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Books on Nathaniel Turner  (1800-1831)

     The Manichean Leitmotif by Arthur Graham

    Nat Turner A Slave Rebellion in History and Memory by Kenneth Greenberg

     Nat Turner Before the Bar of Judgment by Mary Kemp Davis

     Nat Turner's Tragic Search  by Catherine Hermary-Vielle

     The Rebellious Slave Nat Turner in American Memory by Scot French

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Nathaniel Turner TimeLine  / 1831 Confessions     /  Sonnets in Memory of Nathaniel Turner (Rudolph Lewis)

Nathaniel Turner: Christian Martyrdom in Southampton: A Theology of Black Liberation (Rudolph Lewis)

Nat Turner in History's Multiple Mirrors  (Felecia R. Lee, NYTimes)  /  Hatcher Plans to Exhibit Turner Skull

 

Insurrection Of The Blacks Niles’ Register  Sept. 3 1831  Sept. 10, 1831  Sept 17, 1831

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AALBC.com's 25 Best Selling Books


 

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The New Jim Crow

Mass Incarceration in the Age of Colorblindness

By Michele Alexander

Contrary to the rosy picture of race embodied in Barack Obama's political success and Oprah Winfrey's financial success, legal scholar Alexander argues vigorously and persuasively that [w]e have not ended racial caste in America; we have merely redesigned it. Jim Crow and legal racial segregation has been replaced by mass incarceration as a system of social control (More African Americans are under correctional control today... than were enslaved in 1850). Alexander reviews American racial history from the colonies to the Clinton administration, delineating its transformation into the war on drugs. She offers an acute analysis of the effect of this mass incarceration upon former inmates who will be discriminated against, legally, for the rest of their lives, denied employment, housing, education, and public benefits.

Most provocatively, she reveals how both the move toward colorblindness and affirmative action may blur our vision of injustice: most Americans know and don't know the truth about mass incarceration—but her carefully researched, deeply engaging, and thoroughly readable book should change that.—Publishers Weekly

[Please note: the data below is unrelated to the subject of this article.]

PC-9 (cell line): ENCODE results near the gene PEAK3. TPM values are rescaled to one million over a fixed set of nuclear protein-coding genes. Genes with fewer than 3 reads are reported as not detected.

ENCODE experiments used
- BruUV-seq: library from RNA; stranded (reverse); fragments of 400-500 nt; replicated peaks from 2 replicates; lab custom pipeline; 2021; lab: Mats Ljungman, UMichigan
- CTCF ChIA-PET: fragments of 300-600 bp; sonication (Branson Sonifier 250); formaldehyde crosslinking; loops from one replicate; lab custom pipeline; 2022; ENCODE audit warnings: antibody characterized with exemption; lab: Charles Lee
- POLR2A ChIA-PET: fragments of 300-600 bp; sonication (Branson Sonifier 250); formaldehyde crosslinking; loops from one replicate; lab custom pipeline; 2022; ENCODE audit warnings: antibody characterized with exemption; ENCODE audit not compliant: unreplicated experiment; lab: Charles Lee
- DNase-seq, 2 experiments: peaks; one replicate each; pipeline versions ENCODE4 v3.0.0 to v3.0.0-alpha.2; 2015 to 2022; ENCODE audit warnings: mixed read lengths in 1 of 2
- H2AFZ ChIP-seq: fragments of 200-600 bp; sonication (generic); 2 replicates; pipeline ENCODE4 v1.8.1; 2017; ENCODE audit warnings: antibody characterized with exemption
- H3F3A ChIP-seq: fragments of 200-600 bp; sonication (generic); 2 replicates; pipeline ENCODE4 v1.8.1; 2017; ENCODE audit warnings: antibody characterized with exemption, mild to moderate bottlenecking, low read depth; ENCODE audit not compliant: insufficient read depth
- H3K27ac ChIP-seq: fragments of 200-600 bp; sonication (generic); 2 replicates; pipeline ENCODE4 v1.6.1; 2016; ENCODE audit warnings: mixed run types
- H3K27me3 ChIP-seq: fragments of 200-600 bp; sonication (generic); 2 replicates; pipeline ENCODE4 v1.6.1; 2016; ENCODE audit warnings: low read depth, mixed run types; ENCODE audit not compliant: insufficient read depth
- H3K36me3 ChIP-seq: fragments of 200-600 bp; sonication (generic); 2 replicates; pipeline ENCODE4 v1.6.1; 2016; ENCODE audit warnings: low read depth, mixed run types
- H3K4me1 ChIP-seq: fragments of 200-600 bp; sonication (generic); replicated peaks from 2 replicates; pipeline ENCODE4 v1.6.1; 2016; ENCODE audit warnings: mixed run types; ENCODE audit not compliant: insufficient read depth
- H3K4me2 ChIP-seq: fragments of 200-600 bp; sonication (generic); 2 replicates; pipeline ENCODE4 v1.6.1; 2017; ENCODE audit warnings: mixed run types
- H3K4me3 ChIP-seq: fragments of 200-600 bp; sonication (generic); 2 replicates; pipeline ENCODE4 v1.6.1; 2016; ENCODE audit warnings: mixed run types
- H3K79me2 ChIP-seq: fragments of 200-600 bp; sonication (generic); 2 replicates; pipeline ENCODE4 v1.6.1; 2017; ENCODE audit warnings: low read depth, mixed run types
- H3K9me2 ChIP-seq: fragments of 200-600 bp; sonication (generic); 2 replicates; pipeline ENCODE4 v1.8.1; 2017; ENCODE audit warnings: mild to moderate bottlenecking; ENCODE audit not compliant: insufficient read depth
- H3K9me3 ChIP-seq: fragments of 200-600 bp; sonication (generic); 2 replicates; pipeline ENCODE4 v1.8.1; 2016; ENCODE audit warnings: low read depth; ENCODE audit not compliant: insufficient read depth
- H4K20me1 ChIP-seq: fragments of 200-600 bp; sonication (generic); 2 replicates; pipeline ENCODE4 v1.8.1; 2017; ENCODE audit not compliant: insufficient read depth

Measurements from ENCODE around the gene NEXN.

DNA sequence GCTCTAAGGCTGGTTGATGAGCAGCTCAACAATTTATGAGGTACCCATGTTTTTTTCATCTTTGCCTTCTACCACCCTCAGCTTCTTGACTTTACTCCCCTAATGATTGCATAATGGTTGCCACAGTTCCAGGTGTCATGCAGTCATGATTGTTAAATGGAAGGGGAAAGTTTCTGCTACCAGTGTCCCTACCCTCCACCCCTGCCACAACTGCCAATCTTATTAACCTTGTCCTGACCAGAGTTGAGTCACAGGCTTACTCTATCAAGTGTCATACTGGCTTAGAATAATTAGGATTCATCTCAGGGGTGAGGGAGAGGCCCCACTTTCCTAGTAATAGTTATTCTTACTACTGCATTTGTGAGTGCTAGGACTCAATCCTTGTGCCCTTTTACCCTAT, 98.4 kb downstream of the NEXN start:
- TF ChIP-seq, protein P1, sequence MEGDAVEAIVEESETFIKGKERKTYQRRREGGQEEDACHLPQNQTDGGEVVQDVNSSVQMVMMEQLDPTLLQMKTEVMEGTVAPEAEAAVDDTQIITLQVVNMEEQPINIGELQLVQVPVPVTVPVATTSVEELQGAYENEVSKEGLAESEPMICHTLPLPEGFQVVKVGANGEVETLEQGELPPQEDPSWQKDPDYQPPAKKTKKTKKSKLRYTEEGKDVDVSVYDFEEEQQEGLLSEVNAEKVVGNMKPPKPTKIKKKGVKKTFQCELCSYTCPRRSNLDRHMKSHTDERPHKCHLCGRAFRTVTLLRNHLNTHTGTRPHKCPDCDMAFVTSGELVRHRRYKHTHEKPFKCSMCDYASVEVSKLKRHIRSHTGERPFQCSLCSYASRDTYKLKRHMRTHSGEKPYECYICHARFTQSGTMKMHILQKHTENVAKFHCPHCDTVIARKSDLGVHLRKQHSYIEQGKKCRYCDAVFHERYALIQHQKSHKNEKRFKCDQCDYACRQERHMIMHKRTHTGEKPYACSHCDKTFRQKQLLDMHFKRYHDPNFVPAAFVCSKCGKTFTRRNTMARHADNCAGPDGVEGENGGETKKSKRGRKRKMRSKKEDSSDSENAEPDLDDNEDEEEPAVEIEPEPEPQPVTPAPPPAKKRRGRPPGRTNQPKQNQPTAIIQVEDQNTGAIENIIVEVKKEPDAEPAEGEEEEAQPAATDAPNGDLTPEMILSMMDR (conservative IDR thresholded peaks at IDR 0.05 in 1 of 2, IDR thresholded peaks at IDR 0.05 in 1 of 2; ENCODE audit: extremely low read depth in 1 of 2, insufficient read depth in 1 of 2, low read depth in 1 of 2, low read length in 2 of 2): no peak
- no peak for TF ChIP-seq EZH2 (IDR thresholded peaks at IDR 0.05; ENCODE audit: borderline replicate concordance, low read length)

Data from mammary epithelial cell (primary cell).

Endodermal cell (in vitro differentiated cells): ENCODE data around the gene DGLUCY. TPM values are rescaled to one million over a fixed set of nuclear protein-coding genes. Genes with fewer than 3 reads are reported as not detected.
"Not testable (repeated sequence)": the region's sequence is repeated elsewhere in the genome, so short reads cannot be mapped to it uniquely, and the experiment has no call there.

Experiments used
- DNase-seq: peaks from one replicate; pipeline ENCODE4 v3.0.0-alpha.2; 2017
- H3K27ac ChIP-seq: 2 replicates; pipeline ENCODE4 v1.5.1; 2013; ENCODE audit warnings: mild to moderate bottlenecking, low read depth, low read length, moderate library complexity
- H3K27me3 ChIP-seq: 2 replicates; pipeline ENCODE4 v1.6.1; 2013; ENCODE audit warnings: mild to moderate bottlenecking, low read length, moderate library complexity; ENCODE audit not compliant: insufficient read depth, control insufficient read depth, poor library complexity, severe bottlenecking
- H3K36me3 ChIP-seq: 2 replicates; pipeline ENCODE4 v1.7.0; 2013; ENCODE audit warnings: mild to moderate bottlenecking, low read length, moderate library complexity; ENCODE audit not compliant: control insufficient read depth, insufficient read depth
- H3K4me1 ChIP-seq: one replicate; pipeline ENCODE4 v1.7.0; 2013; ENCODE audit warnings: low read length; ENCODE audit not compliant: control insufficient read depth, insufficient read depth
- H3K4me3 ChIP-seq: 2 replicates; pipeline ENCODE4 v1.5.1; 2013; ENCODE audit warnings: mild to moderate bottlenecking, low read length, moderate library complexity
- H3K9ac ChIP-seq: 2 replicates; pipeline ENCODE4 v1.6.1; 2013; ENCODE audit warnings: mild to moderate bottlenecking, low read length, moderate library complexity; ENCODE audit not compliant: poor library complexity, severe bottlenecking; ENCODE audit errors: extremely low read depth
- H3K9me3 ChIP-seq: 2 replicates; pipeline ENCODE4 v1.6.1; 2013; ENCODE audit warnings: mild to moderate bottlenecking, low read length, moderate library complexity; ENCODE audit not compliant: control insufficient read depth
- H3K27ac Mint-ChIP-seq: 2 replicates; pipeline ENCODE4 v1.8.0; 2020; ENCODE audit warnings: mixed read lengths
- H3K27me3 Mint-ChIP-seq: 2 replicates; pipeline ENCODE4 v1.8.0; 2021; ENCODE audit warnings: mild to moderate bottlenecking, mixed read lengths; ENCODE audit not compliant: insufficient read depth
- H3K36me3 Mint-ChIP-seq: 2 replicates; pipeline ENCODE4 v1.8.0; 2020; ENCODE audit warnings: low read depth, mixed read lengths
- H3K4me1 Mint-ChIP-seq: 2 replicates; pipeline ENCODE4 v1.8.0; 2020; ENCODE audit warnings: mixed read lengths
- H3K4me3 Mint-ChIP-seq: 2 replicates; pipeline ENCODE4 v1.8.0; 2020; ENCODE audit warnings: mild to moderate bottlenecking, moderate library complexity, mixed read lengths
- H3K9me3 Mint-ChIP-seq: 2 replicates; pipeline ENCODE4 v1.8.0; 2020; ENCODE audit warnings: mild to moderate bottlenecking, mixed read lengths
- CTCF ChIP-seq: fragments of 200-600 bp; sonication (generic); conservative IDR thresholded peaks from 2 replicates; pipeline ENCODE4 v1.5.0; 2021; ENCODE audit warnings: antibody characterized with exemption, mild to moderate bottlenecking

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1493: Uncovering the New World Columbus Created

By Charles C. Mann

I’m a big fan of Charles Mann’s previous book 1491: New Revelations of the Americas Before Columbus, in which he provides a sweeping and provocative examination of North and South America prior to the arrival of Christopher Columbus. It’s exhaustively researched but so wonderfully written that it’s anything but exhausting to read. With his follow-up, 1493, Mann has taken it to a new, truly global level. Building on the groundbreaking work of Alfred Crosby (author of The Columbian Exchange and, I’m proud to say, a fellow Nantucketer), Mann has written nothing less than the story of our world: how a planet of what were once several autonomous continents is quickly becoming a single, “globalized” entity.

Mann not only talked to countless scientists and researchers; he visited the places he writes about, and as a consequence, the book has a marvelously wide-ranging yet personal feel as we follow Mann from one far-flung corner of the world to the next. And always, the prose is masterful. In telling the improbable story of how Spanish and Chinese cultures collided in the Philippines in the sixteenth century, he takes us to the island of Mindoro whose “southern coast consists of a number of small bays, one next to another like tooth marks in an apple.”

 We learn how the spread of malaria, the potato, tobacco, guano, rubber plants, and sugar cane have disrupted and convulsed the planet and will continue to do so until we are finally living on one integrated or at least close-to-integrated Earth. Whether or not the human instigators of all this remarkable change will survive the process they helped to initiate more than five hundred years ago remains, Mann suggests in this monumental and revelatory book, an open question.

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The White Masters of the World

From The World and Africa, 1965

By W. E. B. Du Bois

W. E. B. Du Bois’ Arraignment and Indictment of White Civilization (Fletcher)

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Ancient African Nations

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The Death of Emmett Till by Bob Dylan  The Lonesome Death of Hattie Carroll  Only a Pawn in Their Game

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update 9 March 2012

 

 

 

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Related files: The Rebellious Slave Overview  A Conversation with Scot French   The Rebellious Slave Reviews